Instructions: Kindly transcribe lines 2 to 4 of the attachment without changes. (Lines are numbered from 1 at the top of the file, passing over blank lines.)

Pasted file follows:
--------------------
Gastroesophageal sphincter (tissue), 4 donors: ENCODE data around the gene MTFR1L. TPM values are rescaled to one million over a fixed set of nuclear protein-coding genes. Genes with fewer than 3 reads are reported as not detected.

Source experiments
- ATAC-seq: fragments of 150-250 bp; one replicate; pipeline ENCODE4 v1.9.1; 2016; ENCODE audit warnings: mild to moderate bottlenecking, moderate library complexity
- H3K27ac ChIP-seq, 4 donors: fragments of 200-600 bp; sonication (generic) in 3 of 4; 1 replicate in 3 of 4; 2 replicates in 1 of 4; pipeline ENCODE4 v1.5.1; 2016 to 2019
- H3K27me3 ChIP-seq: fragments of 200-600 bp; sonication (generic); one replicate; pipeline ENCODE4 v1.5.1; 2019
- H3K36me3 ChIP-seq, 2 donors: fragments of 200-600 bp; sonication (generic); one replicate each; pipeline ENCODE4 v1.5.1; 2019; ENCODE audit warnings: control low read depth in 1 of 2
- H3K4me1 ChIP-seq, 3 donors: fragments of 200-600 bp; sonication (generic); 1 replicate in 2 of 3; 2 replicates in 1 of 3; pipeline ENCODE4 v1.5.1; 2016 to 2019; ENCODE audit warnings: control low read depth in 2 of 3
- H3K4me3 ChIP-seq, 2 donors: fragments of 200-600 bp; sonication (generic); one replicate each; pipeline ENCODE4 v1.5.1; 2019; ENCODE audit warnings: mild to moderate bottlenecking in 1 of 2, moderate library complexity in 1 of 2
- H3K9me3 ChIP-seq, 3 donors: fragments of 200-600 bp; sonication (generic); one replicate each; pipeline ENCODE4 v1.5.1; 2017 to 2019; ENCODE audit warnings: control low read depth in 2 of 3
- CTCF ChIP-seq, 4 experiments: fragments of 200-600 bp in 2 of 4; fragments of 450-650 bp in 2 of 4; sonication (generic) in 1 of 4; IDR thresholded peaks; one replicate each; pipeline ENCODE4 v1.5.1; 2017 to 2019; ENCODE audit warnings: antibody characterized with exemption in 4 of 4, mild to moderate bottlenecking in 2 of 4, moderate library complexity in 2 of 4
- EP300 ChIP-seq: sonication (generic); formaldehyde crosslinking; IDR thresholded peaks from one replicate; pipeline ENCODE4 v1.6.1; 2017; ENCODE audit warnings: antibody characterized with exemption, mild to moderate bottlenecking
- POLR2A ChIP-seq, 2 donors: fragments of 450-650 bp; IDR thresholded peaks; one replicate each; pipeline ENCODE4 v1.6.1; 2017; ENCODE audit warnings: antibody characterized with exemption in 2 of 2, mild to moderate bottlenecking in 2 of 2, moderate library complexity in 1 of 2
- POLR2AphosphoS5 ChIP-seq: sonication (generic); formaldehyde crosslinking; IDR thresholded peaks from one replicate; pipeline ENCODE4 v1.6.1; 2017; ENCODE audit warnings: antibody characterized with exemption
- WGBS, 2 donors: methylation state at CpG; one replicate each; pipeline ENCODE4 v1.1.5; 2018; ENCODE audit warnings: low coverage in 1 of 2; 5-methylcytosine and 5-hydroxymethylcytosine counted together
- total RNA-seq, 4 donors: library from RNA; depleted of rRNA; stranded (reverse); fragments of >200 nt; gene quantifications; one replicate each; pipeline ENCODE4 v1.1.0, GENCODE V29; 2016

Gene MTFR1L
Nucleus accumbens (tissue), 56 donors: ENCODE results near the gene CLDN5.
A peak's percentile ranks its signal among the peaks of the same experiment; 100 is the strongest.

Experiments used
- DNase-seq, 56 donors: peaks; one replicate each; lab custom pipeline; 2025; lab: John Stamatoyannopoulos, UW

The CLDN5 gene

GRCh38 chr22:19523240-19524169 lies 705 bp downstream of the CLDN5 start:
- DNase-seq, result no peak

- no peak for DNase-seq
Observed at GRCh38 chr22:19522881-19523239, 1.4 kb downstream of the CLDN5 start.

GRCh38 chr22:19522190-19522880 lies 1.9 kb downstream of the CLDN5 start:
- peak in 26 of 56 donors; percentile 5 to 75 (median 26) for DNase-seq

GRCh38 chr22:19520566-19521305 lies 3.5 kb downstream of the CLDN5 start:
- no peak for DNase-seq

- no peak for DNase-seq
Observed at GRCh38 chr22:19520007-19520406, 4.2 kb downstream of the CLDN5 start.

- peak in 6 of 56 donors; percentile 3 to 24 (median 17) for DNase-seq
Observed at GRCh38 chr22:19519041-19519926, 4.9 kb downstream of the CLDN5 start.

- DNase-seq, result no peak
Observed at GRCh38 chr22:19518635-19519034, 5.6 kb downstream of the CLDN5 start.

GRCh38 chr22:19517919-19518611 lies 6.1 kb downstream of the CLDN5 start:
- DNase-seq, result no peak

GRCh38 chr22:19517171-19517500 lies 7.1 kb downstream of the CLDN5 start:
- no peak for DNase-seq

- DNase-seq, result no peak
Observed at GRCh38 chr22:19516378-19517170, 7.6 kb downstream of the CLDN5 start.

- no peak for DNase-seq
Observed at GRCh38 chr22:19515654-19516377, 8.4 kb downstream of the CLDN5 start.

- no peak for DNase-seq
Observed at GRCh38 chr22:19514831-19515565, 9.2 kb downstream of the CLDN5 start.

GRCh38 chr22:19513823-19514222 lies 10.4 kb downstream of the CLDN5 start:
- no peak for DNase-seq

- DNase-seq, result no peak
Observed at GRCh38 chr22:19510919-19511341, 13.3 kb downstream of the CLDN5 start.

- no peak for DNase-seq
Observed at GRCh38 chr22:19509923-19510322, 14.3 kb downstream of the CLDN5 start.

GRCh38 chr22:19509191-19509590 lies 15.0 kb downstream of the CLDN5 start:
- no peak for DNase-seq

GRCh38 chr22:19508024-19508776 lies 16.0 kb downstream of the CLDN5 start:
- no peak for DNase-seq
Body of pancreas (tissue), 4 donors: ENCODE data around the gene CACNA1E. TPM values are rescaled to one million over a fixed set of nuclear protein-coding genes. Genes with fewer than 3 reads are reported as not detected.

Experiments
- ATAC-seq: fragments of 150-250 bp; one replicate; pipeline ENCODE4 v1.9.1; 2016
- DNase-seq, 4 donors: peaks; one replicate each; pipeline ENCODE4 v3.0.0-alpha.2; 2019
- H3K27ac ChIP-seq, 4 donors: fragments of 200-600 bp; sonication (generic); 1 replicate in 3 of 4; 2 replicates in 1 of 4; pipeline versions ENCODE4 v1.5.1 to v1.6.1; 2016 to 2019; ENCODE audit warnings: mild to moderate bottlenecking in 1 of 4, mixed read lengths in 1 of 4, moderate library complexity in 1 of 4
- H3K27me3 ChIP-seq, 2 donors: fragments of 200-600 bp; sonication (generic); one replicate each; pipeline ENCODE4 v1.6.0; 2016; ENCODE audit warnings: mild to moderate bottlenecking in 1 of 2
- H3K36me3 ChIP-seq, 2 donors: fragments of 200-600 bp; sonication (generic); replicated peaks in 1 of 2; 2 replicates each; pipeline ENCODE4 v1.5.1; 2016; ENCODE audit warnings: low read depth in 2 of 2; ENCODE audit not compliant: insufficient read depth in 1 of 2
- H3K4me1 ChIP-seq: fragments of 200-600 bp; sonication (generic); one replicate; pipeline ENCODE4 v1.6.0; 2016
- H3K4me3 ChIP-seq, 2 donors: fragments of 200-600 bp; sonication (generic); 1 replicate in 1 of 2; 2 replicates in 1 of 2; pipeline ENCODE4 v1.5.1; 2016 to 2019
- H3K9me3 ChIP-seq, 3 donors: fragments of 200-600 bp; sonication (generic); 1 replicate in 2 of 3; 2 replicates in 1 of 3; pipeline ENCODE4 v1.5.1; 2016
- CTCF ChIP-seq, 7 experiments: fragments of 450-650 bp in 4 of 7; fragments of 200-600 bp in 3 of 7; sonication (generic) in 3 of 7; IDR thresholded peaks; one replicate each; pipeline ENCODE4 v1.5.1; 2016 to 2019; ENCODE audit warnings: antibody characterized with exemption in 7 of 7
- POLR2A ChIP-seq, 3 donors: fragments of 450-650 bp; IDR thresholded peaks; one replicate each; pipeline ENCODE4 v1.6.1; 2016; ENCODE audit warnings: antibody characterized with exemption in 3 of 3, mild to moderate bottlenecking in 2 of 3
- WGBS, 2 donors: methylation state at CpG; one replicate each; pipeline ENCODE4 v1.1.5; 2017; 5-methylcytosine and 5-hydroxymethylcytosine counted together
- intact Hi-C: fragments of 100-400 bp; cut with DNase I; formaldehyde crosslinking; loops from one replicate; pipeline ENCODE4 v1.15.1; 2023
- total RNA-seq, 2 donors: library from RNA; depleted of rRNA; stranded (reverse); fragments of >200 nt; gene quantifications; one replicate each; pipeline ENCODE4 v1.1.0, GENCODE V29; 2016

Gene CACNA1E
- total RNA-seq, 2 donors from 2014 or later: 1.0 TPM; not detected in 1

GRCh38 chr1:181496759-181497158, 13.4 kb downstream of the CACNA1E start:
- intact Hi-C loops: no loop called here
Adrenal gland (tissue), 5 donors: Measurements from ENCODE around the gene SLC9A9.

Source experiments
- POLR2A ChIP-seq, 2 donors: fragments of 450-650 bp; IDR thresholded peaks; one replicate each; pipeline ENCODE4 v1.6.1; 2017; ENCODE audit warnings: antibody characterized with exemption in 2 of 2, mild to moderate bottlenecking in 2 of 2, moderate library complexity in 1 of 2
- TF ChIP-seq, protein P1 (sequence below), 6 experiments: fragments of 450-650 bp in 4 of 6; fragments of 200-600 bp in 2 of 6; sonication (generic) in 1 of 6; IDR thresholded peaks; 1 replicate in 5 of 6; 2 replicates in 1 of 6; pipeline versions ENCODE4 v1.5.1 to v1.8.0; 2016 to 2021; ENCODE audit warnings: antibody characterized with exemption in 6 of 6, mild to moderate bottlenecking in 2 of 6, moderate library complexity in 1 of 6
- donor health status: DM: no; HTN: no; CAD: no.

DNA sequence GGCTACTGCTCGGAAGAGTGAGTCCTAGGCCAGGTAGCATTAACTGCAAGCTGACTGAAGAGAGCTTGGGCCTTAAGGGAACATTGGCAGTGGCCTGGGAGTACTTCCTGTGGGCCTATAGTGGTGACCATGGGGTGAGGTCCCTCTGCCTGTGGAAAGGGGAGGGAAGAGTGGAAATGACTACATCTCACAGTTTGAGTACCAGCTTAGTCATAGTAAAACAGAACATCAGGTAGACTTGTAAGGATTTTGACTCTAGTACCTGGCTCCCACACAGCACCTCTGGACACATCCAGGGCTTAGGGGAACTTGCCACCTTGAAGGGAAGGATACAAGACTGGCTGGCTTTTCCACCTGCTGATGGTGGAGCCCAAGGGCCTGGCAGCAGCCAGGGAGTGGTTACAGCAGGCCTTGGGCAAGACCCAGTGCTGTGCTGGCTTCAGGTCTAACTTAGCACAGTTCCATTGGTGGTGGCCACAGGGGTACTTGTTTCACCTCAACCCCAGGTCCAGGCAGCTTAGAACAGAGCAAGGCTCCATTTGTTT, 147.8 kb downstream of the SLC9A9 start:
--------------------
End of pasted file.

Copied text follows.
Source experiments
- ATAC-seq: fragments of 150-250 bp; one replicate; pipeline ENCODE4 v1.9.1; 2016; ENCODE audit warnings: mild to moderate bottlenecking, moderate library complexity
- H3K27ac ChIP-seq, 4 donors: fragments of 200-600 bp; sonication (generic) in 3 of 4; 1 replicate in 3 of 4; 2 replicates in 1 of 4; pipeline ENCODE4 v1.5.1; 2016 to 2019